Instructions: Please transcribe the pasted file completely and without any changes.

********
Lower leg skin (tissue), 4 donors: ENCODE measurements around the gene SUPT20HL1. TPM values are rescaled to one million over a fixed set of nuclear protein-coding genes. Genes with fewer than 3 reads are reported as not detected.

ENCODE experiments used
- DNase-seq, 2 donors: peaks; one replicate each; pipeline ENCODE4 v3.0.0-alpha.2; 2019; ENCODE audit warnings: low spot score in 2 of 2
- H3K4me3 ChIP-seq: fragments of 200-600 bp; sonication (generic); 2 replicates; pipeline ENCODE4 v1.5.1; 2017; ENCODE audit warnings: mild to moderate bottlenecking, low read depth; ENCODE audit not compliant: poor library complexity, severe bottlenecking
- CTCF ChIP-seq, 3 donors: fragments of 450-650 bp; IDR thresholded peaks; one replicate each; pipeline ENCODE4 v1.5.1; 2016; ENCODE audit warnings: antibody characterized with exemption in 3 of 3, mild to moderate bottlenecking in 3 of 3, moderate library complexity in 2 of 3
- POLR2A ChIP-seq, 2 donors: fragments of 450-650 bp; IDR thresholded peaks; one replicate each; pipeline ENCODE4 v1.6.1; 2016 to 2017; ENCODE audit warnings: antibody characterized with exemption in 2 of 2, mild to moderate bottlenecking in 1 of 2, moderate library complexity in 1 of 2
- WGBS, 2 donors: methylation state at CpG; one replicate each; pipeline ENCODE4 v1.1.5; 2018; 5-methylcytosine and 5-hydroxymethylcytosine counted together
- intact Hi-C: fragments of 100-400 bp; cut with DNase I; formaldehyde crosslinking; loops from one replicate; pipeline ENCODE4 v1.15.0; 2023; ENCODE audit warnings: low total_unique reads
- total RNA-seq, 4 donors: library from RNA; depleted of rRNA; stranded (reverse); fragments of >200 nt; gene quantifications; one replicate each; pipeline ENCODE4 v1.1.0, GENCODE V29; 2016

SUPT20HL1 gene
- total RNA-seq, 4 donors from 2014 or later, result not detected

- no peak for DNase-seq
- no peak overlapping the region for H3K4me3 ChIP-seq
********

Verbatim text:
Lower leg skin (tissue), 4 donors: ENCODE measurements around the gene SUPT20HL1. TPM values are rescaled to one million over a fixed set of nuclear protein-coding genes. Genes with fewer than 3 reads are reported as not detected.

ENCODE experiments used
- DNase-seq, 2 donors: peaks; one replicate each; pipeline ENCODE4 v3.0.0-alpha.2; 2019; ENCODE audit warnings: low spot score in 2 of 2
- H3K4me3 ChIP-seq: fragments of 200-600 bp; sonication (generic); 2 replicates; pipeline ENCODE4 v1.5.1; 2017; ENCODE audit warnings: mild to moderate bottlenecking, low read depth; ENCODE audit not compliant: poor library complexity, severe bottlenecking
- CTCF ChIP-seq, 3 donors: fragments of 450-650 bp; IDR thresholded peaks; one replicate each; pipeline ENCODE4 v1.5.1; 2016; ENCODE audit warnings: antibody characterized with exemption in 3 of 3, mild to moderate bottlenecking in 3 of 3, moderate library complexity in 2 of 3
- POLR2A ChIP-seq, 2 donors: fragments of 450-650 bp; IDR thresholded peaks; one replicate each; pipeline ENCODE4 v1.6.1; 2016 to 2017; ENCODE audit warnings: antibody characterized with exemption in 2 of 2, mild to moderate bottlenecking in 1 of 2, moderate library complexity in 1 of 2
- WGBS, 2 donors: methylation state at CpG; one replicate each; pipeline ENCODE4 v1.1.5; 2018; 5-methylcytosine and 5-hydroxymethylcytosine counted together
- intact Hi-C: fragments of 100-400 bp; cut with DNase I; formaldehyde crosslinking; loops from one replicate; pipeline ENCODE4 v1.15.0; 2023; ENCODE audit warnings: low total_unique reads
- total RNA-seq, 4 donors: library from RNA; depleted of rRNA; stranded (reverse); fragments of >200 nt; gene quantifications; one replicate each; pipeline ENCODE4 v1.1.0, GENCODE V29; 2016

SUPT20HL1 gene
- total RNA-seq, 4 donors from 2014 or later, result not detected

- no peak for DNase-seq
- no peak overlapping the region for H3K4me3 ChIP-seq